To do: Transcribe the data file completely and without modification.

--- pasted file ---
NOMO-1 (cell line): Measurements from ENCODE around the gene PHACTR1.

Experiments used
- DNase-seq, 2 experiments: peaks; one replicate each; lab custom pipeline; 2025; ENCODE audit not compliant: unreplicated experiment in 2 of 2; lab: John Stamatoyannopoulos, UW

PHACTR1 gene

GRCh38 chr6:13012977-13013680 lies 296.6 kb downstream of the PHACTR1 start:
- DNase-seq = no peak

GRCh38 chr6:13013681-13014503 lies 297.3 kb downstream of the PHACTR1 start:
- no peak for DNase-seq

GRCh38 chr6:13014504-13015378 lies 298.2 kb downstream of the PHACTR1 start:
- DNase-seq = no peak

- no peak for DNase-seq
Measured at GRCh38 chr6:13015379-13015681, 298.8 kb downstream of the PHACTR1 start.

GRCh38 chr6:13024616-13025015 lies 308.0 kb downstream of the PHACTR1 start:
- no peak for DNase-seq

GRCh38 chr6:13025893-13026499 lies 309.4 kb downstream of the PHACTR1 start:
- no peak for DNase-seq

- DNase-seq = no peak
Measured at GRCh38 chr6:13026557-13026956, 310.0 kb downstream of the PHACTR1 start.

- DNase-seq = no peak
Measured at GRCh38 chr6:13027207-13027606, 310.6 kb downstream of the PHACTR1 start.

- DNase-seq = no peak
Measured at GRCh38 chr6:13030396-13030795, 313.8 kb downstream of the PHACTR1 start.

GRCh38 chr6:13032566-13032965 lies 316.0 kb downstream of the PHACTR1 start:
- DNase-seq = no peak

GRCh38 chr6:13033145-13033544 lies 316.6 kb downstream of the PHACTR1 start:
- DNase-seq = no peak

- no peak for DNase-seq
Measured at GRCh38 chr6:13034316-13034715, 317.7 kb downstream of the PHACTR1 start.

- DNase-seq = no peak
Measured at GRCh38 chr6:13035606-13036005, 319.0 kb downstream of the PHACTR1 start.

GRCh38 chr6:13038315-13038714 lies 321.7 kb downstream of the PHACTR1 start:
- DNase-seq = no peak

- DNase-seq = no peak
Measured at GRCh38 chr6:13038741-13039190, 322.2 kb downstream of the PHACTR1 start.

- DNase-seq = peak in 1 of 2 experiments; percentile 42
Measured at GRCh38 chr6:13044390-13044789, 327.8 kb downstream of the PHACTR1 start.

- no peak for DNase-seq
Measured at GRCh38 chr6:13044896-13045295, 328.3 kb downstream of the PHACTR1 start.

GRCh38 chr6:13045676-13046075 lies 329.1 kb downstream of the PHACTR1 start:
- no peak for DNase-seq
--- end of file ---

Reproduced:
NOMO-1 (cell line): Measurements from ENCODE around the gene PHACTR1.

Experiments used
- DNase-seq, 2 experiments: peaks; one replicate each; lab custom pipeline; 2025; ENCODE audit not compliant: unreplicated experiment in 2 of 2; lab: John Stamatoyannopoulos, UW

PHACTR1 gene

GRCh38 chr6:13012977-13013680 lies 296.6 kb downstream of the PHACTR1 start:
- DNase-seq = no peak

GRCh38 chr6:13013681-13014503 lies 297.3 kb downstream of the PHACTR1 start:
- no peak for DNase-seq

GRCh38 chr6:13014504-13015378 lies 298.2 kb downstream of the PHACTR1 start:
- DNase-seq = no peak

- no peak for DNase-seq
Measured at GRCh38 chr6:13015379-13015681, 298.8 kb downstream of the PHACTR1 start.

GRCh38 chr6:13024616-13025015 lies 308.0 kb downstream of the PHACTR1 start:
- no peak for DNase-seq

GRCh38 chr6:13025893-13026499 lies 309.4 kb downstream of the PHACTR1 start:
- no peak for DNase-seq

- DNase-seq = no peak
Measured at GRCh38 chr6:13026557-13026956, 310.0 kb downstream of the PHACTR1 start.

- DNase-seq = no peak
Measured at GRCh38 chr6:13027207-13027606, 310.6 kb downstream of the PHACTR1 start.

- DNase-seq = no peak
Measured at GRCh38 chr6:13030396-13030795, 313.8 kb downstream of the PHACTR1 start.

GRCh38 chr6:13032566-13032965 lies 316.0 kb downstream of the PHACTR1 start:
- DNase-seq = no peak

GRCh38 chr6:13033145-13033544 lies 316.6 kb downstream of the PHACTR1 start:
- DNase-seq = no peak

- no peak for DNase-seq
Measured at GRCh38 chr6:13034316-13034715, 317.7 kb downstream of the PHACTR1 start.

- DNase-seq = no peak
Measured at GRCh38 chr6:13035606-13036005, 319.0 kb downstream of the PHACTR1 start.

GRCh38 chr6:13038315-13038714 lies 321.7 kb downstream of the PHACTR1 start:
- DNase-seq = no peak

- DNase-seq = no peak
Measured at GRCh38 chr6:13038741-13039190, 322.2 kb downstream of the PHACTR1 start.

- DNase-seq = peak in 1 of 2 experiments; percentile 42
Measured at GRCh38 chr6:13044390-13044789, 327.8 kb downstream of the PHACTR1 start.

- no peak for DNase-seq
Measured at GRCh38 chr6:13044896-13045295, 328.3 kb downstream of the PHACTR1 start.

GRCh38 chr6:13045676-13046075 lies 329.1 kb downstream of the PHACTR1 start:
- no peak for DNase-seq